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Med Image Anal. 2012 Aug;16(6):1241-58. doi: 10.1016/ Epub 2012 Jun 26.

Vectorization of optically sectioned brain microvasculature: learning aids completion of vascular graphs by connecting gaps and deleting open-ended segments.

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  • 1SAIC, Arlington, VA, United States.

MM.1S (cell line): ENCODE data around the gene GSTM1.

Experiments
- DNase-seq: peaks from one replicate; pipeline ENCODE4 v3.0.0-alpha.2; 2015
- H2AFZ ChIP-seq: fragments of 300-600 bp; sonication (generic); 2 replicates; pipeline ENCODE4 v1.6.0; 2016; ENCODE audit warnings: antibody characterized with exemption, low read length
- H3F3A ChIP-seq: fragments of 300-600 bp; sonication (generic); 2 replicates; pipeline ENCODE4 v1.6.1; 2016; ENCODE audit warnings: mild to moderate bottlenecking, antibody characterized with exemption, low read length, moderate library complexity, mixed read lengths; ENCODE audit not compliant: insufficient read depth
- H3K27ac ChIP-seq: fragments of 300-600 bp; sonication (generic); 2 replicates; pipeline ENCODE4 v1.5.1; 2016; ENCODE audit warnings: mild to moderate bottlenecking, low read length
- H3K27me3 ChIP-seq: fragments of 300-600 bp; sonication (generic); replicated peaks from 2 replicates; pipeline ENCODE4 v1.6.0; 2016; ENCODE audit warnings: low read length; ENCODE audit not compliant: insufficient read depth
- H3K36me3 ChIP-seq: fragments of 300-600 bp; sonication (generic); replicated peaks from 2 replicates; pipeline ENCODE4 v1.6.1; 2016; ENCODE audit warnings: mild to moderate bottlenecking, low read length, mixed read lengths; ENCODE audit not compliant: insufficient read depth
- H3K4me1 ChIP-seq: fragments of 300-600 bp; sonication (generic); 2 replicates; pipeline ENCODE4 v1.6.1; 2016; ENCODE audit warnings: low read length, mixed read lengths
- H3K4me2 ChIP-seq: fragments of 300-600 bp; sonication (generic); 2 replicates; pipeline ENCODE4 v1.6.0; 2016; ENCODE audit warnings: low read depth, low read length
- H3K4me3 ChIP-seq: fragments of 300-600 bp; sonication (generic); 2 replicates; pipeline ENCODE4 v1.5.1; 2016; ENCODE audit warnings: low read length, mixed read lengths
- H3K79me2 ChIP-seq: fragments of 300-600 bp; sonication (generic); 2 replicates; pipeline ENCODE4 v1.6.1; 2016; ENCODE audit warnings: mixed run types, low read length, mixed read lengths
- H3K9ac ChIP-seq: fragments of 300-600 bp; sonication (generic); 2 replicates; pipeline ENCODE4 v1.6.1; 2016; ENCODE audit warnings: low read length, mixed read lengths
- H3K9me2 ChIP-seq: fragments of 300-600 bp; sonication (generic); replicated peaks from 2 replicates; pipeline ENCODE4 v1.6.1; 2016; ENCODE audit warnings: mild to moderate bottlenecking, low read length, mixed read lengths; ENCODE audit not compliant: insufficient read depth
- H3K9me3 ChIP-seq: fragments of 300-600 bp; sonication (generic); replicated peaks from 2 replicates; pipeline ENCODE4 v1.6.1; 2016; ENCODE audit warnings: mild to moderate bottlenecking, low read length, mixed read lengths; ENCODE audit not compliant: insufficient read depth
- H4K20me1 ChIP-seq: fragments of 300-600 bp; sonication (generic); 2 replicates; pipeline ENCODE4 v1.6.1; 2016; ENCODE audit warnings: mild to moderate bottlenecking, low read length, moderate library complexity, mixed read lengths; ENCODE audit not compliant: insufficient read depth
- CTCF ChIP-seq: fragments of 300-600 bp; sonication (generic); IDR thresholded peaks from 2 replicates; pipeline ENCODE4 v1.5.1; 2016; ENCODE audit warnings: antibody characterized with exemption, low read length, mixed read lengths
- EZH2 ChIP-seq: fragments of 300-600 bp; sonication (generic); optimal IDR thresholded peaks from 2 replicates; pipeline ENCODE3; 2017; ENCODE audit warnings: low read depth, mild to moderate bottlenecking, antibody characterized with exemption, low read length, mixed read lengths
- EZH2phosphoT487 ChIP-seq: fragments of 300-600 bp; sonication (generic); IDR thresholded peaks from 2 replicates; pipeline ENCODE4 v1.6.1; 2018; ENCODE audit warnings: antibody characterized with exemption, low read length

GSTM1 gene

A graph of tissue vasculature is an essential requirement to model the exchange of gasses and nutriments between the blood and cells in the brain. Such a graph is derived from a vectorized representation of anatomical data, provides a map of all vessels as vertices and segments, and may include the location of nonvascular components, such as neuronal and glial somata. Yet vectorized data sets typically contain erroneous gaps, spurious endpoints, and spuriously merged strands. Current methods to correct such defects only address the issue of connecting gaps and further require manual tuning of parameters in a high dimensional algorithm. To address these shortcomings, we introduce a supervised machine learning method that (1) connects vessel gaps by "learned threshold relaxation"; (2) removes spurious segments by "learning to eliminate deletion candidate strands"; and (3) enforces consistency in the joint space of learned vascular graph corrections through "consistency learning." Human operators are only required to label individual objects they recognize in a training set and are not burdened with tuning parameters. The supervised learning procedure examines the geometry and topology of features in the neighborhood of each vessel segment under consideration. We demonstrate the effectiveness of these methods on four sets of microvascular data, each with >800(3) voxels, obtained with all optical histology of mouse tissue and vectorization by state-of-the-art techniques in image segmentation. Through statistically validated sampling and analysis in terms of precision recall curves, we find that learning with bagged boosted decision trees reduces equal-error error rates for threshold relaxation by 5-21% and strand elimination performance by 18-57%. We benchmark generalization performance across datasets; while improvements vary between data sets, learning always leads to a useful reduction in error rates. Overall, learning is shown to more than halve the total error rate, and therefore, human time spent manually correcting such vectorizations.

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